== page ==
There was a lot of hype surrounding the live action Mulan film. Especially with the news that there would be an all-Asian cast. With the success of Crazy Rich Asians and the growing movement for more Asian-American representation in mainstream media, Mulan was a sign that Hollywood would continue its efforts to accurately portray Asian culture.
However, in the few days leading up to the movie’s release on Disney+, controversy began spreading about both the lead actress, Yifei Liu. Liu had apparently posted her support for the Hong Kong police regarding the recent Hong Kong protests. In addition, the production crew also came under fire. News arose of the production crew thanking authorities in Xinjiang for allowing them to film there, despite reports of ethnic Uighurs being detained in internment camps in that very location.
The hashtag #BoycottMulan spread like wildfire on social media, making it hard to speak about the film without mentioning all its controversies. All in all, this has nothing to do with the quality of the film itself, however it certainly affected the mindset many carried into it. Not to mention the enormous price. $30 for one digital movie? Clearly Disney doesn’t realize Asians are hardly willing to pay for a $10 movie theater ticket.
Despite the backlash, I was still curious to see how well Disney could incorporate accurate elements of Chinese history. The 1998 Mulan is a centerpiece of Asian-American culture – it’s one of the few movies we can genuinely feel pride for. Unfortunately, the live action film was a disappointment, even by objective standards.
An Extremely Oversimplified Theme
Well, to say it was a disappointment might be a little too pessimistic. Really the film was just painfully mediocre. The exposition drew out so long it made me want to put it on 2x speed. Disney was very clear with their reiteration of the film’s theme of rotted prejudice against women and their strengths, but it was almost a little too much. It was to the point that nearly all the film’s dialogue was a blatant statement of this fact. The moral of the story needed no subtleties or greater nuance to uncover it.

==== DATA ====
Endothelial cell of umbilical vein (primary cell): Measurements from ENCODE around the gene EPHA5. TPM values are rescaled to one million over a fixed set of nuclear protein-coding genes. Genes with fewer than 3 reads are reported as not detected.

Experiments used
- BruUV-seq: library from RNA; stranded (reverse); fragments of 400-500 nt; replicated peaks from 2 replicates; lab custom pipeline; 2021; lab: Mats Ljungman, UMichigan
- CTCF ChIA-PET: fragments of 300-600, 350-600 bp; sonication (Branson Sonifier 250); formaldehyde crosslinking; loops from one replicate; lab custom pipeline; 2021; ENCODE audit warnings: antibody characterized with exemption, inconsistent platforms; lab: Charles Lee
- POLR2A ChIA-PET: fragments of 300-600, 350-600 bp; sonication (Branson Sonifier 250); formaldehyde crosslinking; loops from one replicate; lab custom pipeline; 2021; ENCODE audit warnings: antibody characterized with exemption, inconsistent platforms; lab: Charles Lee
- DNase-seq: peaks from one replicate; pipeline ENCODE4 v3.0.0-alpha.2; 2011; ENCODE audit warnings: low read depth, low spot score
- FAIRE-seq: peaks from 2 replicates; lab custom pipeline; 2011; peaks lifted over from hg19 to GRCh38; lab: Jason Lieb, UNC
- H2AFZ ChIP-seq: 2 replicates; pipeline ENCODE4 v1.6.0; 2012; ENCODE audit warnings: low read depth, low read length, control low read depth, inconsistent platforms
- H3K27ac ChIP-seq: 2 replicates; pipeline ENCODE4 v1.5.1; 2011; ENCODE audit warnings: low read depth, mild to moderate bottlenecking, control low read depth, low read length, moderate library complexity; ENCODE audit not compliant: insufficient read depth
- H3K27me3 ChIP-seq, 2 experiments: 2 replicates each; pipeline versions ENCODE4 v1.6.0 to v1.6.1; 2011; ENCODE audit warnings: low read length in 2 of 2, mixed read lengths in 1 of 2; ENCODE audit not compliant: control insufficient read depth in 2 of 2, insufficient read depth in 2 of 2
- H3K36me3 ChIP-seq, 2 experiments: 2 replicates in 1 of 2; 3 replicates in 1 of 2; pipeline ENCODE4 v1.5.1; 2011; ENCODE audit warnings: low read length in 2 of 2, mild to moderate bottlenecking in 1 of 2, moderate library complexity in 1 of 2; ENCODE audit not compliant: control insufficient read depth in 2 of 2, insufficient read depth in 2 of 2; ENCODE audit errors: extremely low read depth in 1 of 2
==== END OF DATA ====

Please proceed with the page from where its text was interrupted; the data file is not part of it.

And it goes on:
I understand that this is a children’s movie, but its oversimplified nature made it boring to watch. Even a first grader could probably read a more thought-provoking picture book. The writing didn’t help either. Most lines had unnatural delivery. Though I can’t blame Disney for this, it was also strange hearing characters who are supposedly Chinese speak English. Overall, all these things just made the movie hard to enjoy.
Incomplete Plot Devices
I thought it was interesting how they introduced a new female villain. Perhaps to see the parallels of two women in power? The witch, conditioned to evilness because of a lack of acceptance, and Mulan, conditioned to disguise her identity for the same reason. I wish they dived deeper into their dynamic, but alas, screen time for Mulan’s flawless hair and impeccable horseback riding skills prevailed. She didn’t wash that hair for days, and there wasn’t a single speck of grease. Maybe my distaste for this movie stems from my utter jealousy over that fact.
At the same time, it was a little contradicting to have a woman play a villain role, especially when she faced similar circumstances as Mulan. What exactly was the message there? That facing similar challenges while growing up can lead to two very different outcomes? Even if it was that, there was no dialogue or interaction that gave this idea any nuance.
This paired with the phoenix, an ambiguous replacement for Mushu, ultimately made the movie seem tacky. In the climax of the battle scene when the phoenix wings framed perfectly against Mulan’s back, I could only laugh. It would have made more sense if there were distinct plot points that integrated the phoenix into Mulan’s hardships during her childhood and training phase, but it only showed up two or three times in the whole movie.
An underdeveloped villain and an incomplete motif. Both intended to be integral components of the plot and evoking a deep emotional response, but fell short. Going into the movie expecting revolutionary (like Crazy Rich Asians) was bound to leave viewers disappointed. Sadly, many critics agree that Mulan lacks anything that makes it remarkable. I really wished I enjoyed this movie, but truly it was difficult to get through without cringing. Although Mulan 1998 had its issues, they weren’t nearly as divisive. Disney should have known this movie would be under intense scrutiny, yet they failed to devote the proper attention to it.
I guess we’ll just have to hope that Marvel’s upcoming “Shang-Chi and the Legend of the 10 Rings” will make up for this disappointment. Until then, I’ll be rewatching Mulan 1998.